• Tips: I’m one of those people who swears by meat and needs it for almost every single meal. La Panthère Verte – The Green Panther in English – is one of those places that make it possible for me to enjoy a meatless meal. The food is also local, and the restaurants (multiple locations) are designed to be sustainable, so check out your surroundings!

 

Eat This in Philadelphia

Eat This, Philadelphia

If you’re a first time visitor, make sure to check out Eat This: An Introduction.

I spent my college years in Philadelphia, and while I didn’t get out of my college bubble as often as I should have, I do have my favorite food spots in the city. In fact, Philly is one of my favorite food cities in America: it boasts awesome flavors for reasonable prices, unlike some of its other neighbors on the East Coast. I miss Philly and its food dearly. As always, feel free to comment if you have any questions!

1. Primo Hoagies (Hoagies aka Sandwiches; Lunch/Dinner)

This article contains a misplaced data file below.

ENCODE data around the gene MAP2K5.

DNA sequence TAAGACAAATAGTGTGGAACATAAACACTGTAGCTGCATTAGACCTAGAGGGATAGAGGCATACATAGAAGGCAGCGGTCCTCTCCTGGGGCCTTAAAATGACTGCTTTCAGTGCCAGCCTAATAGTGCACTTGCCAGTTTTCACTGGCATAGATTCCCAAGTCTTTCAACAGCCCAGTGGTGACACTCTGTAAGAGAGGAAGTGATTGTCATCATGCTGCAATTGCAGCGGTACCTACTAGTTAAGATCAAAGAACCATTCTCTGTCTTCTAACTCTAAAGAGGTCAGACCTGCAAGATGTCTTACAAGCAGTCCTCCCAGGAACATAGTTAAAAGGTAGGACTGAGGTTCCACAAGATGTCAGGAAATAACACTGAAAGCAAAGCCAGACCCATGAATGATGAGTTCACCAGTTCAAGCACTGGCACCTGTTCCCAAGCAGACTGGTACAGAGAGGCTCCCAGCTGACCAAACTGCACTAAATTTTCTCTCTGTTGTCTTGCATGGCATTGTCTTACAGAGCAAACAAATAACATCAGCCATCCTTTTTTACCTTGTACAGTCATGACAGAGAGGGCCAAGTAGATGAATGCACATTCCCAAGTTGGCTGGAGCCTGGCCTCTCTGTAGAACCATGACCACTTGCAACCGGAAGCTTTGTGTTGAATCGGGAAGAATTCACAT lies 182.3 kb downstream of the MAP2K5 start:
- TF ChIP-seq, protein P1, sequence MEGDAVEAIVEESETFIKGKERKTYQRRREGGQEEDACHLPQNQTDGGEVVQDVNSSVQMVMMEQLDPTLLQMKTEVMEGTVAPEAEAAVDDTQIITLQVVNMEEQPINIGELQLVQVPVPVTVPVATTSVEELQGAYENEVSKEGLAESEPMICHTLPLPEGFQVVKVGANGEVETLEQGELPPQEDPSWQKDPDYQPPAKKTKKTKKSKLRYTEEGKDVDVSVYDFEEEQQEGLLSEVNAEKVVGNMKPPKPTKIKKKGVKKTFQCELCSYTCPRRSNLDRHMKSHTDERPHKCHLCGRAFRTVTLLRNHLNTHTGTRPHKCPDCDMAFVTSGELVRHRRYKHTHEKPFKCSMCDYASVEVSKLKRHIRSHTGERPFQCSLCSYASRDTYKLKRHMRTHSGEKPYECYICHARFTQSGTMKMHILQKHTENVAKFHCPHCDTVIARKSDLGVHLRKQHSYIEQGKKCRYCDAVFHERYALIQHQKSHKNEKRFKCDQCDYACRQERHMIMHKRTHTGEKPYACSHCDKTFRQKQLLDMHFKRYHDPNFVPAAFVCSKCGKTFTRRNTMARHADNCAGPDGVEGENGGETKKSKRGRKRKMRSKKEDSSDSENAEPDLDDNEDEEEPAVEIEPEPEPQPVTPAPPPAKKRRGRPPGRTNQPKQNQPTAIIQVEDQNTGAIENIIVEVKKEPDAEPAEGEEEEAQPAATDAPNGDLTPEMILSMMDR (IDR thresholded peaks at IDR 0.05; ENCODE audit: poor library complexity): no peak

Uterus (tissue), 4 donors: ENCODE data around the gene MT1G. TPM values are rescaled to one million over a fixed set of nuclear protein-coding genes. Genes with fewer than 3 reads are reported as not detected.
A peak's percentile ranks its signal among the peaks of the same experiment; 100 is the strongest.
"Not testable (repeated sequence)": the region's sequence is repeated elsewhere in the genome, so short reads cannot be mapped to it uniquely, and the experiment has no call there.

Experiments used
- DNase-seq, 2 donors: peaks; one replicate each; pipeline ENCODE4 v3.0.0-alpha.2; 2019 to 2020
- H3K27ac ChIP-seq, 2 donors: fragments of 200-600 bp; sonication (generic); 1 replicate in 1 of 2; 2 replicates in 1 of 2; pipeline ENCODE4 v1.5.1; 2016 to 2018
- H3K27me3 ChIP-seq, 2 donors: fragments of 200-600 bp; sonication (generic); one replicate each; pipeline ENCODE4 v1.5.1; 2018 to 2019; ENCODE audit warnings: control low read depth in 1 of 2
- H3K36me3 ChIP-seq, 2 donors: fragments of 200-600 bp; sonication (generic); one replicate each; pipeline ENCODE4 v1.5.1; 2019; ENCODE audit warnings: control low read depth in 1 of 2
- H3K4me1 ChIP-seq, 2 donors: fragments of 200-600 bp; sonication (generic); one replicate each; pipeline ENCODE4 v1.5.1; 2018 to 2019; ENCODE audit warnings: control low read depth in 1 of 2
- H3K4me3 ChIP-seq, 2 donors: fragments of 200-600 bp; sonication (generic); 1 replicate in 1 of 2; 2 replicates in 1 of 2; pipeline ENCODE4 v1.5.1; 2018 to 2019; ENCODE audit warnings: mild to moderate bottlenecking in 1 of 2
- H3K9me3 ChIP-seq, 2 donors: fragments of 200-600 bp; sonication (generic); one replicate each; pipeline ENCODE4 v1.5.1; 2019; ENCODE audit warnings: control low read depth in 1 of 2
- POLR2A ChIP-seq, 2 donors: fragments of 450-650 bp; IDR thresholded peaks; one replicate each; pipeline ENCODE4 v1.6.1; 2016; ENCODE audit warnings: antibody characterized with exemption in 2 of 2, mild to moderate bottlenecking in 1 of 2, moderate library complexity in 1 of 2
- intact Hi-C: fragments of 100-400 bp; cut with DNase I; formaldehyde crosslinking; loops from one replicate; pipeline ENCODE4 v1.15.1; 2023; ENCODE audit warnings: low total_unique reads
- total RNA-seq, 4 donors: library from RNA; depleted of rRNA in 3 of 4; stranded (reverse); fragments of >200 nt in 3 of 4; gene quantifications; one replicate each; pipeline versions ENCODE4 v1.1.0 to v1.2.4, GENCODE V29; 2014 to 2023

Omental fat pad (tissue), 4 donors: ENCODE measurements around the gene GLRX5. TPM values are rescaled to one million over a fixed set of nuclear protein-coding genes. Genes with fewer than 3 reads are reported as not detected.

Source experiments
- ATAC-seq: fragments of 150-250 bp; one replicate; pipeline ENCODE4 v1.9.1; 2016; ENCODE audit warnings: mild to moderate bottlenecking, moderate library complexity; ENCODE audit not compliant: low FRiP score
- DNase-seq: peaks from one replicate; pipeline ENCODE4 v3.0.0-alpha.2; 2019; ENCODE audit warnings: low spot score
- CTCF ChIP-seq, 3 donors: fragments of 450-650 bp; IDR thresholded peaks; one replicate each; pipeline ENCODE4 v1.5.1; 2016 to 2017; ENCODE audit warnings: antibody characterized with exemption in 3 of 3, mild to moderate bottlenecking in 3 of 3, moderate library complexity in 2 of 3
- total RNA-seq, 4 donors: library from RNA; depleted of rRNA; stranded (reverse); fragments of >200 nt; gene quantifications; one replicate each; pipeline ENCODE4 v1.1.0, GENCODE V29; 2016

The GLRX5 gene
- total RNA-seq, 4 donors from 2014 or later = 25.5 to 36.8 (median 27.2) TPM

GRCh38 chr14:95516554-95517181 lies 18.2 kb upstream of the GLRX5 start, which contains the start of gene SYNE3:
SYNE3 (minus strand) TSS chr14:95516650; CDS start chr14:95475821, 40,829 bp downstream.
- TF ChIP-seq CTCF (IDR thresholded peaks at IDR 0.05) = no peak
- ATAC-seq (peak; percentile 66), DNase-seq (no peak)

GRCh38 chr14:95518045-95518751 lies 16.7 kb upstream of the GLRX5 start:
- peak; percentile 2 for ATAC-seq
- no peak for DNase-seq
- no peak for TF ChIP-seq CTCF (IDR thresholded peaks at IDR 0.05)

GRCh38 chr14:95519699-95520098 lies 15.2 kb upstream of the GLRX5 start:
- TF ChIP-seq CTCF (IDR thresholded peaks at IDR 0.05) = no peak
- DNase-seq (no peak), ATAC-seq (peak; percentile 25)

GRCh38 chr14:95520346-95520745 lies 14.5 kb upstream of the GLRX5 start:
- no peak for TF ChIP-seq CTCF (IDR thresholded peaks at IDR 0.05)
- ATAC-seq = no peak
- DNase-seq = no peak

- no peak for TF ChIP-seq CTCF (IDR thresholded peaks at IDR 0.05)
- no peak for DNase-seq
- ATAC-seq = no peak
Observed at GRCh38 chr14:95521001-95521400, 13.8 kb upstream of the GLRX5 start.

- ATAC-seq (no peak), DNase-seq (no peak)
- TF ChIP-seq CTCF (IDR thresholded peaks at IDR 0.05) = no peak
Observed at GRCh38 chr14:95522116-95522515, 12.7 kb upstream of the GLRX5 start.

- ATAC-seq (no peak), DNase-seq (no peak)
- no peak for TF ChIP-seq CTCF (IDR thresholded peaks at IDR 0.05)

• Menu: Primo Hoagies Menu
  • Reservations: No – and some locations don’t even have seating, so you might need to plan for takeout.
  • Try: Any of The Diablos, especially the AuDiablo.
  • Tips: Sandwiches are a pretty hefty portion, so consider getting the smaller size if you’re not a huge eater! Napkins come in handy, since taking those big bites can get messy.

2.  Noord (Northern European; Brunch/Dinner)

  • Menu: Noord Menu
  • Reservations: Yes.
  • Try: The mustard soup for an appetizer, and the rabbit confit for an entree. Also, if they have it, the incredible chocolate bread pudding for dessert.
  • Tips: The bread with warm butter and roasted garlic is so delicious. Try not to fill up on that alone, though, because the rest of the food here is great. Fun spot for a date night!
  • Read my Yelp review here.
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Chocolate Bread Pudding | Noord | Philadelphia, PA